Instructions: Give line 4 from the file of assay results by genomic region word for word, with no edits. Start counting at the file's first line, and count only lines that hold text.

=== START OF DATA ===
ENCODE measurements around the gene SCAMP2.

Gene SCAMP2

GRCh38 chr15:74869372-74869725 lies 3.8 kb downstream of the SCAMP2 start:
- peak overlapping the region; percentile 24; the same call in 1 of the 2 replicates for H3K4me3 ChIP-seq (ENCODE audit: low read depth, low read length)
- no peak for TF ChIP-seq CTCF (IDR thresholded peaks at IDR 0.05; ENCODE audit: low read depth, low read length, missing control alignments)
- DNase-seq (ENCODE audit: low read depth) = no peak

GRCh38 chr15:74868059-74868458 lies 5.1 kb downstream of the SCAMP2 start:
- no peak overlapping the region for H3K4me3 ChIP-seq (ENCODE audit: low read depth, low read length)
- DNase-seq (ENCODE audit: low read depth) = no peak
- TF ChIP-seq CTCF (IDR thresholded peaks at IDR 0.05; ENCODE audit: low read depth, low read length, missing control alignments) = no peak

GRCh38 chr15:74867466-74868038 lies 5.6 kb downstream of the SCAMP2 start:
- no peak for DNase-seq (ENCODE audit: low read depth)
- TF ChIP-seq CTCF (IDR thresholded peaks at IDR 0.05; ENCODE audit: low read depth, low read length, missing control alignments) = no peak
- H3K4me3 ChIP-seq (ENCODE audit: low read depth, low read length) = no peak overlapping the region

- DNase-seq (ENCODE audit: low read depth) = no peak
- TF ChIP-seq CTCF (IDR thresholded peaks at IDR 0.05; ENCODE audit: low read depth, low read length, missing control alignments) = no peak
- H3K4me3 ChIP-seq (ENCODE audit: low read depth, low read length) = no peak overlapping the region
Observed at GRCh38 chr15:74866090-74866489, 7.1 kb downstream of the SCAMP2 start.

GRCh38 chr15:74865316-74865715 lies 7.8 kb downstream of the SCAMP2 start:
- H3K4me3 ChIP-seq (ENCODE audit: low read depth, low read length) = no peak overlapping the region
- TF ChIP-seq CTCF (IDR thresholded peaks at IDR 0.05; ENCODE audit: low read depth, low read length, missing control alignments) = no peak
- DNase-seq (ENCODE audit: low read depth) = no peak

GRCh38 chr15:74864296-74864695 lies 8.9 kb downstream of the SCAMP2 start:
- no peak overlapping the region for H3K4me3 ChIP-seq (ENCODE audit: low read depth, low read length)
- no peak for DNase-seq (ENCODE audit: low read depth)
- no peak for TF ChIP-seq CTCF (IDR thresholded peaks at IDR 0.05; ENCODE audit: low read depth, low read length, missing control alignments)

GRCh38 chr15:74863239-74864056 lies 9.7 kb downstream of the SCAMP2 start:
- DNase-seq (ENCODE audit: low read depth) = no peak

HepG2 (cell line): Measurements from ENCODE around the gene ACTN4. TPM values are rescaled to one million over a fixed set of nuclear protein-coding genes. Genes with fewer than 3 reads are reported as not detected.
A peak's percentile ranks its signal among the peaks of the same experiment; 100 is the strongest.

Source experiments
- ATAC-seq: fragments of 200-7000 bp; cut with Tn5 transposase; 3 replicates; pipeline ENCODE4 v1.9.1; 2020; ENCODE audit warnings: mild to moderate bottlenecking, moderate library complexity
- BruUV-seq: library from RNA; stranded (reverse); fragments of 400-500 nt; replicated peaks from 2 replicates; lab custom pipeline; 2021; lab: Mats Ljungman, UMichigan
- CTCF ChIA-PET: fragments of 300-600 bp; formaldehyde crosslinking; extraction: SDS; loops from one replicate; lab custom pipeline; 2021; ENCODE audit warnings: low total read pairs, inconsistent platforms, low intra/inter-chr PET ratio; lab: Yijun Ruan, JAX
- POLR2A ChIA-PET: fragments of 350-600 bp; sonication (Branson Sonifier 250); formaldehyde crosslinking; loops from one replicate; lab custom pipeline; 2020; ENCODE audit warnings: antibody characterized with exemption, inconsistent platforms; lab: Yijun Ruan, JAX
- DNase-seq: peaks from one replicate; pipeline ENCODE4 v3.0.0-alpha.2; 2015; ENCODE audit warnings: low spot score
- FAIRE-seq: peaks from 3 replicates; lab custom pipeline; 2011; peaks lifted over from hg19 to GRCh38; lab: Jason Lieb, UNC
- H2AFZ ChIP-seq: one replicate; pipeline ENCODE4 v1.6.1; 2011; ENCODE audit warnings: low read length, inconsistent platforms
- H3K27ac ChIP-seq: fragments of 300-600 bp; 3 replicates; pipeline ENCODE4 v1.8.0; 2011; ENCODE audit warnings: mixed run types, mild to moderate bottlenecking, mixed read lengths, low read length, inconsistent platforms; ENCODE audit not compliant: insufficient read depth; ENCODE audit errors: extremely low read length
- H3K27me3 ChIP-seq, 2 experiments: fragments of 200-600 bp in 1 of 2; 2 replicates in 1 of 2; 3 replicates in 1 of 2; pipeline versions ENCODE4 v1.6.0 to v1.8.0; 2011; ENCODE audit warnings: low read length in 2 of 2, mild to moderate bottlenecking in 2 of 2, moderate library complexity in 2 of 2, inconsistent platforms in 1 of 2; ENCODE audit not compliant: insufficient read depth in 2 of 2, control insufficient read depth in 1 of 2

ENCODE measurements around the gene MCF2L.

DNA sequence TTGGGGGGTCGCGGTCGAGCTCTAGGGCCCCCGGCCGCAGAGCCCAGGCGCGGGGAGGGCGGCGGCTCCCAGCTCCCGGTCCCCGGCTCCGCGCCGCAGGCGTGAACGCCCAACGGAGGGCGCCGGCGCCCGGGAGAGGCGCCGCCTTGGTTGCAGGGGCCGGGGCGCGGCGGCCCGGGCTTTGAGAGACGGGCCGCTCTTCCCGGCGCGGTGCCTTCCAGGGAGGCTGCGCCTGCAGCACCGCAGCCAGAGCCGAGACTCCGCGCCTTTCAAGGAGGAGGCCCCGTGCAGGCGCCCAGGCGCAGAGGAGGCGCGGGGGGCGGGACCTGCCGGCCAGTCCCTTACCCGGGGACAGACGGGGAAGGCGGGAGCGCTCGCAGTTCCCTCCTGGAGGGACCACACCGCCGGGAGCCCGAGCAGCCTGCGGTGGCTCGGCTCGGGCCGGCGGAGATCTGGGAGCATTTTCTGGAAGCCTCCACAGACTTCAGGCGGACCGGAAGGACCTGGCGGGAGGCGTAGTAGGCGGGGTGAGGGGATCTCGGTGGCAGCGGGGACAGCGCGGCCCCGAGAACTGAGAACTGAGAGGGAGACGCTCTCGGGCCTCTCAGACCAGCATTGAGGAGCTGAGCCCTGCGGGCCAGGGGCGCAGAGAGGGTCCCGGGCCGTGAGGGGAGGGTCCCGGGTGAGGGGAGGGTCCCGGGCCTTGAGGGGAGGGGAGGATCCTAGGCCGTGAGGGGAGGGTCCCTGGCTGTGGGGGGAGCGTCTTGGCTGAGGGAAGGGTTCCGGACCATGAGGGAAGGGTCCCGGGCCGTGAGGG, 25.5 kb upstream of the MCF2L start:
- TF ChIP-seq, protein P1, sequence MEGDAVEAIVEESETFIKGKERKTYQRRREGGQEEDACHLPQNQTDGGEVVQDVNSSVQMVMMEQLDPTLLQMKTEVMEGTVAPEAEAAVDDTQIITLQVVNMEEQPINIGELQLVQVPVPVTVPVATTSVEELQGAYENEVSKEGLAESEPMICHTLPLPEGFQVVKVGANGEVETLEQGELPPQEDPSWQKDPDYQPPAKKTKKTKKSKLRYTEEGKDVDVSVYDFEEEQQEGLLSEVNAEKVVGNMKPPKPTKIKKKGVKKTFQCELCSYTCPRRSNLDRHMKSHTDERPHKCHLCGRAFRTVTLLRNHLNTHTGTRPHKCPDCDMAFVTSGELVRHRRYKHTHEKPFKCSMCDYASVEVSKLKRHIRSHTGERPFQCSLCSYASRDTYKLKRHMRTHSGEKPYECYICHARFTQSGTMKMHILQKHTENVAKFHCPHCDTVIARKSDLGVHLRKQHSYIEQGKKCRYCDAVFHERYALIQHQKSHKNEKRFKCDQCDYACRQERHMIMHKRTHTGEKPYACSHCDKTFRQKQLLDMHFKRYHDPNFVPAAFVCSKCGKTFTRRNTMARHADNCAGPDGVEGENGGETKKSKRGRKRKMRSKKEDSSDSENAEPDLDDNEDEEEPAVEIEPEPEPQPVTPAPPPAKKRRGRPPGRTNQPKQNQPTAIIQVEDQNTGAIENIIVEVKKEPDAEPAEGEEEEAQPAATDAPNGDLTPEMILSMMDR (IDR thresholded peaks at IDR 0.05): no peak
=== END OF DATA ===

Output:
- peak overlapping the region; percentile 24; the same call in 1 of the 2 replicates for H3K4me3 ChIP-seq (ENCODE audit: low read depth, low read length)